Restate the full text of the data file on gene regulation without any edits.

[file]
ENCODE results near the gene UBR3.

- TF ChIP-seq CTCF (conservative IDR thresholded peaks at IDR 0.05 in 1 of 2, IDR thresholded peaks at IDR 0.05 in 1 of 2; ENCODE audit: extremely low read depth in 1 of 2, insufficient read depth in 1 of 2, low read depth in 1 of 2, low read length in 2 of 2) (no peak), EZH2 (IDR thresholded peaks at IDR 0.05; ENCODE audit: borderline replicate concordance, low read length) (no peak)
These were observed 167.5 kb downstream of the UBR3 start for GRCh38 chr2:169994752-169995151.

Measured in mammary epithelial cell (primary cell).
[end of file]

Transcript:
ENCODE results near the gene UBR3.

- TF ChIP-seq CTCF (conservative IDR thresholded peaks at IDR 0.05 in 1 of 2, IDR thresholded peaks at IDR 0.05 in 1 of 2; ENCODE audit: extremely low read depth in 1 of 2, insufficient read depth in 1 of 2, low read depth in 1 of 2, low read length in 2 of 2) (no peak), EZH2 (IDR thresholded peaks at IDR 0.05; ENCODE audit: borderline replicate concordance, low read length) (no peak)
These were observed 167.5 kb downstream of the UBR3 start for GRCh38 chr2:169994752-169995151.

Measured in mammary epithelial cell (primary cell).